Welcome to the home of The Question Evolution Project. Presenting information demonstrating that there is no truth in minerals-to-man evolution, and presenting evidence for special creation. —Established by Cowboy Bob Sorensen

Wednesday, October 10, 2012

Scientific Paper Fraud? It Peers to be So!


"Prove to me that creationism is scientifically valid with peer-reviewed papers!"

First of all, creationists do have peer-reviewed scientific journals, and are published in other scientific publications. But what of the secular peer-review process? It is seriously flawed and biased. We should not be surprised, really. Evolution is about the survival of the fittest, after all. If submitting a fraudulent paper will improve someone's life, then they are acting like a Darwinist should act; they do not have a consistent moral standard. Creationists, however, do have a consistent moral standard.

Unfortunately, the problems are not confined to research on origins or other irrelevant, impractical matters. Rather, they involve real science that impacts people's lives. And the fraud is increasing.
Ethicists are becoming alarmed at the explosive increase in scientific fraud cases – and those are just the ones that were caught.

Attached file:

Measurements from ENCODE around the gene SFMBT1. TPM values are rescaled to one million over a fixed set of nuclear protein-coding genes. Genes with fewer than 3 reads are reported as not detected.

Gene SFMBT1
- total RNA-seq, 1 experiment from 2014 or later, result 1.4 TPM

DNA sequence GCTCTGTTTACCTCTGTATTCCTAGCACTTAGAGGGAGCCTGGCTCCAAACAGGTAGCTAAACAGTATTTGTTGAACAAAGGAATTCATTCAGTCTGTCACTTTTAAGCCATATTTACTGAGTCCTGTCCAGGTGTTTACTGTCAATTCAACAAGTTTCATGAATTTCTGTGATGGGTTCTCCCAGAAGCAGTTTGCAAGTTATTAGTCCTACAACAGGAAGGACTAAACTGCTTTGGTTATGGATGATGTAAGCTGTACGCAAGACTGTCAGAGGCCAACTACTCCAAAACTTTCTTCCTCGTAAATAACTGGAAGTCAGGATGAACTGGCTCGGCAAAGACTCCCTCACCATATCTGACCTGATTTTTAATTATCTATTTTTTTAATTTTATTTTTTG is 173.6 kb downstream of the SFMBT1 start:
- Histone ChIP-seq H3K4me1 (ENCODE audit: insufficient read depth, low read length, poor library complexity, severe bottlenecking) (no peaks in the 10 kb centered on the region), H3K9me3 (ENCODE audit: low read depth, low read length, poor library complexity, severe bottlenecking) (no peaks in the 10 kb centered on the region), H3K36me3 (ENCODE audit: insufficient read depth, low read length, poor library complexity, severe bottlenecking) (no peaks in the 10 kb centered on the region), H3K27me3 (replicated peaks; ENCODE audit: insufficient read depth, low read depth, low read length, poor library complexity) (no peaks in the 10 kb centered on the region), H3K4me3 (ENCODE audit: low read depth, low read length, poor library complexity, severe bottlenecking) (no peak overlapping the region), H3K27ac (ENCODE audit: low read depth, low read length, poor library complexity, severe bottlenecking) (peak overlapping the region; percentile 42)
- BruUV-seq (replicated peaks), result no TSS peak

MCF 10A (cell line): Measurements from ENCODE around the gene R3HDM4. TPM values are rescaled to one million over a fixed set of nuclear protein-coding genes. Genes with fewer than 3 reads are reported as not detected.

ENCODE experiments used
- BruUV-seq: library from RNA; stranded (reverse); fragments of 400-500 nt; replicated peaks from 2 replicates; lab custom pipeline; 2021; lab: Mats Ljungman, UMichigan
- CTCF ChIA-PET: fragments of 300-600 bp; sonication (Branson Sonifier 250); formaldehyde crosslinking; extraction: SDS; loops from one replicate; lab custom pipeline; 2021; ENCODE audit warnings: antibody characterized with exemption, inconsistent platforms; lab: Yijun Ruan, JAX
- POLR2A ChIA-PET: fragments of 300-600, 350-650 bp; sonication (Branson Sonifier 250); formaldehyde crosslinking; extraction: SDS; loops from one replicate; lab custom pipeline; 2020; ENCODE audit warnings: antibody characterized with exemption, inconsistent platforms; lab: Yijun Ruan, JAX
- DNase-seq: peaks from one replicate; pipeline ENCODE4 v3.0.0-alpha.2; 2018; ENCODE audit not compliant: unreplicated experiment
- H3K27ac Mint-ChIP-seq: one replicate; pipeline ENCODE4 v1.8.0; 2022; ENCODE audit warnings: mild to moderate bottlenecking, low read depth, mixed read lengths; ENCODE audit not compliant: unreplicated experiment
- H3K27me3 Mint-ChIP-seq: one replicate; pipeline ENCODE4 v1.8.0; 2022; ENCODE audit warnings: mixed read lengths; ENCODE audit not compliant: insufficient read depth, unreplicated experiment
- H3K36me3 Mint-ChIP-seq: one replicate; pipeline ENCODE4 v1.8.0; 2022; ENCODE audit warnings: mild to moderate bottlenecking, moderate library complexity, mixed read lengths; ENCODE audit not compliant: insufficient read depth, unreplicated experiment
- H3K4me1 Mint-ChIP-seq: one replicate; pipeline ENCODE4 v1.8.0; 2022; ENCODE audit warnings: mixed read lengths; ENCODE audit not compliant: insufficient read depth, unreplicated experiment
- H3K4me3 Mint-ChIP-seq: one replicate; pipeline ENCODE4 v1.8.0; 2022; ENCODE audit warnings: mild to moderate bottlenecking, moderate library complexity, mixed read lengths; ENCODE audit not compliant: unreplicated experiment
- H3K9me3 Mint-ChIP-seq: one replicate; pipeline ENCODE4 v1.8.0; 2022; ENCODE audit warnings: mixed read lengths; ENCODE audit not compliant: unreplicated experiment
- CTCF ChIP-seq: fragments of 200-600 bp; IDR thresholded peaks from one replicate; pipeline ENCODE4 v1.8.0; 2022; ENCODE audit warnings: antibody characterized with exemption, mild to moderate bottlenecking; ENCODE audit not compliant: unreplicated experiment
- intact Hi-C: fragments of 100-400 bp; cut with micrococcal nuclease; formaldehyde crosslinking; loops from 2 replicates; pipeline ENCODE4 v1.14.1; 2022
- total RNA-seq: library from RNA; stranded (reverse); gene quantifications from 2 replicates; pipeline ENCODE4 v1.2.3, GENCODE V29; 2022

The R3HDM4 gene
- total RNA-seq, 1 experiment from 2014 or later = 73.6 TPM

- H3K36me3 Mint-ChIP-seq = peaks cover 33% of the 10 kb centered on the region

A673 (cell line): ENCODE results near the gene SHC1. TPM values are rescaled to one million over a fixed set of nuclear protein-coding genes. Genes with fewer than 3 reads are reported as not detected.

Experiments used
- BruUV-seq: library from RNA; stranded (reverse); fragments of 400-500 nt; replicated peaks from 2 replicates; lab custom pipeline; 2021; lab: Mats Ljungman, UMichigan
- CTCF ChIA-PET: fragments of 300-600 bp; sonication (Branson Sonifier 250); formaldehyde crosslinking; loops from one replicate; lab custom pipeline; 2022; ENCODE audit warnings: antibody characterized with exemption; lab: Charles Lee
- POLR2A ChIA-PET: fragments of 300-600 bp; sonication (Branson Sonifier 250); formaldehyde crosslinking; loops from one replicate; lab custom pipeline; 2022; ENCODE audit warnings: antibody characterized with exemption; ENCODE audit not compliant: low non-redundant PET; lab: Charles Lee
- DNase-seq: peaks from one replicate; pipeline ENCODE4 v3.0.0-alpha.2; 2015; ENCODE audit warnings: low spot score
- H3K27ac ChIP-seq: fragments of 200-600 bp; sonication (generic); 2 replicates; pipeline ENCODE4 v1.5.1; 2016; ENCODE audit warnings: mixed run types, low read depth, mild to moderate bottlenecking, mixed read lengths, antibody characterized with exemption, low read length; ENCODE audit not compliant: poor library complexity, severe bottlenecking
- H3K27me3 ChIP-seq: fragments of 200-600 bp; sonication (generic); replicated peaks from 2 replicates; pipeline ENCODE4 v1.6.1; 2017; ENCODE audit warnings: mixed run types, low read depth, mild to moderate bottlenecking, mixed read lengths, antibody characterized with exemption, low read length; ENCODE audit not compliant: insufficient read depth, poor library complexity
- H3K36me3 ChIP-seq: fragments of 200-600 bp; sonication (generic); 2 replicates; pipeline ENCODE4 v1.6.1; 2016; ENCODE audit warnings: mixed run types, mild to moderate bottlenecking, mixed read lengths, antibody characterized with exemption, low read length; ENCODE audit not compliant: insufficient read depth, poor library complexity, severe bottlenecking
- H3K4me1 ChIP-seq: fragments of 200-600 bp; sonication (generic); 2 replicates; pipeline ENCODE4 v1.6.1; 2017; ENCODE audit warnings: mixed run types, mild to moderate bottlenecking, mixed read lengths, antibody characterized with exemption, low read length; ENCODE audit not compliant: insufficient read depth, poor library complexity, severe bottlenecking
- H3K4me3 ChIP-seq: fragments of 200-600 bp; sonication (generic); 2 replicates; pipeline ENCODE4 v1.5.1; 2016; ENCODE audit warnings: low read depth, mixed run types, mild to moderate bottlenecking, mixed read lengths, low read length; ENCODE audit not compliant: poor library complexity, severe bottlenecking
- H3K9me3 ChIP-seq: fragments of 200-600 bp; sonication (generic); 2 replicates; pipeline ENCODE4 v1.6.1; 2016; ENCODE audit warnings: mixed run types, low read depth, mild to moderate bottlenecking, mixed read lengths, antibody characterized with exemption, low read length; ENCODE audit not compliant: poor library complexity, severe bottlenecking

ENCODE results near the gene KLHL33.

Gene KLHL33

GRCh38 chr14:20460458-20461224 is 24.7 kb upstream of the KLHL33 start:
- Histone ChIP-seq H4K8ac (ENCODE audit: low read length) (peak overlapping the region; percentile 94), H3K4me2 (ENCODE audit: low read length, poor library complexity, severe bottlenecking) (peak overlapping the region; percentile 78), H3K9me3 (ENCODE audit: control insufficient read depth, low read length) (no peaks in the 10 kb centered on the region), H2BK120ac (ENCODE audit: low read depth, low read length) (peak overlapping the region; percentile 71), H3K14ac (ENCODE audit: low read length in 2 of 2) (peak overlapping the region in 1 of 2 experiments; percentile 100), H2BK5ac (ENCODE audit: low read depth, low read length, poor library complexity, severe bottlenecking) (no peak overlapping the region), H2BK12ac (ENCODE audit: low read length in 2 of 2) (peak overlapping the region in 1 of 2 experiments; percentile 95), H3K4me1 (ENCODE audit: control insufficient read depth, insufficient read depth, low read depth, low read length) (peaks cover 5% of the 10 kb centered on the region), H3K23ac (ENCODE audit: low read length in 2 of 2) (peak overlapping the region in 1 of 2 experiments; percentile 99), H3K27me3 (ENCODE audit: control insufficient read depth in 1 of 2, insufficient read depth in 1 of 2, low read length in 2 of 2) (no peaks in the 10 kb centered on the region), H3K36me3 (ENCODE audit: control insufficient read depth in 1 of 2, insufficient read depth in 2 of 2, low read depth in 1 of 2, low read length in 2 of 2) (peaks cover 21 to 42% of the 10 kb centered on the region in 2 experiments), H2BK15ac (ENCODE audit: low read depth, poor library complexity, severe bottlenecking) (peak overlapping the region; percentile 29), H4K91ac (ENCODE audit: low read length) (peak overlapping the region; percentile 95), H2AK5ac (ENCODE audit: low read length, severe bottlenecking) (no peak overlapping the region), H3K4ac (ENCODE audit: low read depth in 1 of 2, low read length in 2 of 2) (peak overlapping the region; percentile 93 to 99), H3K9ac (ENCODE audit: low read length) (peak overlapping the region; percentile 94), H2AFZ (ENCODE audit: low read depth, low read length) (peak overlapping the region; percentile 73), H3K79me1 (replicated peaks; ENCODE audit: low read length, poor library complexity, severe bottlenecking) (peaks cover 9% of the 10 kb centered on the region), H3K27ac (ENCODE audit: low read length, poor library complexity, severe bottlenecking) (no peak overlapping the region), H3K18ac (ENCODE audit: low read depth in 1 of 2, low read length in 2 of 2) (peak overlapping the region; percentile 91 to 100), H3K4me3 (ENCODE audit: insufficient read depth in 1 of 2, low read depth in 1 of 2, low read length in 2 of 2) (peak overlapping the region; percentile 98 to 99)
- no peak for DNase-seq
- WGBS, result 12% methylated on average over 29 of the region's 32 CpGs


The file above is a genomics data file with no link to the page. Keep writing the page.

Fraud on the Rise
It’s a truism that scientific research requires honesty (as with any intellectual endeavor).  For some reason, fraud cases have increased dramatically.  Is it due to better detection and reporting, or to a disturbing trend that no longer values honesty in academia?  Some recent articles weigh in on the problem.
In Nature News Oct 1, an article headlined, “Misconduct is the main cause of life-sciences retractions.”  That’s misconduct in contrast to slipshod error, as Zoe Corbyn expressed:
Conventional wisdom says that most retractions of papers in scientific journals are triggered by unintentional errors. Not so, according to one of the largest-ever studies of retractions. A survey published in Proceedings of the National Academy of Sciences has found that two-thirds of retracted life-sciences papers were stricken from the scientific record because of misconduct such as fraud or suspected fraud — and that journals sometimes soft-pedal the reason.
You can review the rest of "Peer Reviewed Research: The Fraud Explosion", here.


Looking for a comment area?
You can start your own conversation by using the buttons below!

Labels